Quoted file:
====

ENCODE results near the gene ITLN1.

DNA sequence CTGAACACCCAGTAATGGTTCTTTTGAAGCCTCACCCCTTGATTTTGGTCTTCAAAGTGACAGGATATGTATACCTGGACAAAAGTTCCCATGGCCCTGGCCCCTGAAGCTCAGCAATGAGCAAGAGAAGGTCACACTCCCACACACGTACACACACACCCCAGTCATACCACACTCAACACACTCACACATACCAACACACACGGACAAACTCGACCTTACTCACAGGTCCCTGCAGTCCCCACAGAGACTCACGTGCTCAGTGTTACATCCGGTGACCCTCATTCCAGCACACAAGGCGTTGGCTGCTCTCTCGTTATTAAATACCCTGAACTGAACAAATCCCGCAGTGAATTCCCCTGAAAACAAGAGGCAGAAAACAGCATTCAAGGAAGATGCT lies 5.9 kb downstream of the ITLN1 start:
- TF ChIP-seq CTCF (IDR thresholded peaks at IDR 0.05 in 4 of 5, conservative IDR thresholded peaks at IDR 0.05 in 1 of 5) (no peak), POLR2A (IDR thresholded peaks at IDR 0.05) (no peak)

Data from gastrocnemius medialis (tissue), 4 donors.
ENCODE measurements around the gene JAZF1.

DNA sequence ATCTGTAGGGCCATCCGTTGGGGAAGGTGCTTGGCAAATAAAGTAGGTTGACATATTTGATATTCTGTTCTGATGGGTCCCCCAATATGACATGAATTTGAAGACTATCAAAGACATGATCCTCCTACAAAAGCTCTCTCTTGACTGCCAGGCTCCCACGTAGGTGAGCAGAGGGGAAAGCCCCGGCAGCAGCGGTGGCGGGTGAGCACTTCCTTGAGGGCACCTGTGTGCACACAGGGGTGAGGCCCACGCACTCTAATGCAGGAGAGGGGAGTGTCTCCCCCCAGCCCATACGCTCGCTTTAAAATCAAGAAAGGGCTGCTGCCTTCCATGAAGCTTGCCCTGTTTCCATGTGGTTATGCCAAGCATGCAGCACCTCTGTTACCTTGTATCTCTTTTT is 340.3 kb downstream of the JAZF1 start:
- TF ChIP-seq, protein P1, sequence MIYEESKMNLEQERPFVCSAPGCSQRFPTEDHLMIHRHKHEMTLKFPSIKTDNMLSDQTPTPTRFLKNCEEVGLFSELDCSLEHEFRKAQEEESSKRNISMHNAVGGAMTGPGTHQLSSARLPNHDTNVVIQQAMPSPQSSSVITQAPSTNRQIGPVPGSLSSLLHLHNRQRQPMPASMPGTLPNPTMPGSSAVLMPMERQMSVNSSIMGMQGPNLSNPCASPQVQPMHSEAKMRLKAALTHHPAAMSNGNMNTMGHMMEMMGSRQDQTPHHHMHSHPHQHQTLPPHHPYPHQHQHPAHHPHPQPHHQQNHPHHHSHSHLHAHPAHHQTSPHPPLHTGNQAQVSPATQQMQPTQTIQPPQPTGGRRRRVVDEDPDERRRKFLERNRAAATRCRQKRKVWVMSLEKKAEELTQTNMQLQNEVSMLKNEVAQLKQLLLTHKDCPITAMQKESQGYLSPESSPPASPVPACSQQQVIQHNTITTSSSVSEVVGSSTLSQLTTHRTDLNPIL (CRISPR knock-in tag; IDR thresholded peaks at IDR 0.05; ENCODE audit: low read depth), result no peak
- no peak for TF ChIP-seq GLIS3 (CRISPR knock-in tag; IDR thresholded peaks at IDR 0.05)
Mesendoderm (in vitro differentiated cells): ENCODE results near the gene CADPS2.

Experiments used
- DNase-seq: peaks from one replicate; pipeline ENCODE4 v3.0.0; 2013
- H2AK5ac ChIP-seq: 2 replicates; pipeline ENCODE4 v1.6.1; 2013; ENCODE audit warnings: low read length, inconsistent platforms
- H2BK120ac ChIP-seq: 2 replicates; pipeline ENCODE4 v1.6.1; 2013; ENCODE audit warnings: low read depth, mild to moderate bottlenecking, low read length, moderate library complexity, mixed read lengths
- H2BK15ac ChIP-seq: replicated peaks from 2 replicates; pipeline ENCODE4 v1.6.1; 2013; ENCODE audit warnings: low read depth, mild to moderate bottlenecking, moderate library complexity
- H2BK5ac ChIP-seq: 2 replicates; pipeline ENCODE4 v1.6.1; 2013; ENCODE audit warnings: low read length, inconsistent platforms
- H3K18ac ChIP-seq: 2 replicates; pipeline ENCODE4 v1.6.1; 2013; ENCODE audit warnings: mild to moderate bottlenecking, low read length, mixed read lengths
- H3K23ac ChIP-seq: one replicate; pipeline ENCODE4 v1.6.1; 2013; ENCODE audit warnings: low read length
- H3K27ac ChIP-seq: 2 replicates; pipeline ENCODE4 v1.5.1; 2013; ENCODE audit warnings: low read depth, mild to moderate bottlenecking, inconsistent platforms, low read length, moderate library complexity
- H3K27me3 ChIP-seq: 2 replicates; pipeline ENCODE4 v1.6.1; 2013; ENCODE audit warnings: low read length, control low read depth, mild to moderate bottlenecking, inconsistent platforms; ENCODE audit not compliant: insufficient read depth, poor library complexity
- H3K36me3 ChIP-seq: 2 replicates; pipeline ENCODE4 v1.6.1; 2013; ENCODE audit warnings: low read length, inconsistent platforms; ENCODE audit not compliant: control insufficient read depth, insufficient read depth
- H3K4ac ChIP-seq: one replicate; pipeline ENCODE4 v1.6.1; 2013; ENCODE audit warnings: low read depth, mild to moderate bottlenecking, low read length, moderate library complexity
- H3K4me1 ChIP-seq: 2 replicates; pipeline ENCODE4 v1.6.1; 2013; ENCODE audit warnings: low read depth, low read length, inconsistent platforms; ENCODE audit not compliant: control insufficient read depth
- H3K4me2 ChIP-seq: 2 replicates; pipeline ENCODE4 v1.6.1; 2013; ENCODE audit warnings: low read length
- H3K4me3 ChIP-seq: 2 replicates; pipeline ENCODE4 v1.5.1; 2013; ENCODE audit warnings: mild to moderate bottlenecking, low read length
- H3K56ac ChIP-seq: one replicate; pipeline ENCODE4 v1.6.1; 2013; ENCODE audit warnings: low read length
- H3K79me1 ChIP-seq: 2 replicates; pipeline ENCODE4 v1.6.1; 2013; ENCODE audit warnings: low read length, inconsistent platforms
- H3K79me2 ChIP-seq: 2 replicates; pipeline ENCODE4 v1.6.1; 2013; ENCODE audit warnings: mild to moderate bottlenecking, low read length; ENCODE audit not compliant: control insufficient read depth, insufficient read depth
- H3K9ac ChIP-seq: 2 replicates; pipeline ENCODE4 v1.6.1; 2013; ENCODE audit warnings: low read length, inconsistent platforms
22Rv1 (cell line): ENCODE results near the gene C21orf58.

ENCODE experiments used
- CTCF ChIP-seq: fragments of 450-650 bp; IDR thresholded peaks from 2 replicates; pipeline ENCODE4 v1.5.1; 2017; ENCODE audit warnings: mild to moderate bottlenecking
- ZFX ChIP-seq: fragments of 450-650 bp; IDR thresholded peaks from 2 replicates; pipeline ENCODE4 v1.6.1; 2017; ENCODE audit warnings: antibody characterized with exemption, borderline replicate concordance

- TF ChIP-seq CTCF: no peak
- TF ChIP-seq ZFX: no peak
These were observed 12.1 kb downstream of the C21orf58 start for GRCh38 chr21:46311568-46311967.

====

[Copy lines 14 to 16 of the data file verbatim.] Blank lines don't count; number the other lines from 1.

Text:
- H2BK15ac ChIP-seq: replicated peaks from 2 replicates; pipeline ENCODE4 v1.6.1; 2013; ENCODE audit warnings: low read depth, mild to moderate bottlenecking, moderate library complexity
- H2BK5ac ChIP-seq: 2 replicates; pipeline ENCODE4 v1.6.1; 2013; ENCODE audit warnings: low read length, inconsistent platforms
- H3K18ac ChIP-seq: 2 replicates; pipeline ENCODE4 v1.6.1; 2013; ENCODE audit warnings: mild to moderate bottlenecking, low read length, mixed read lengths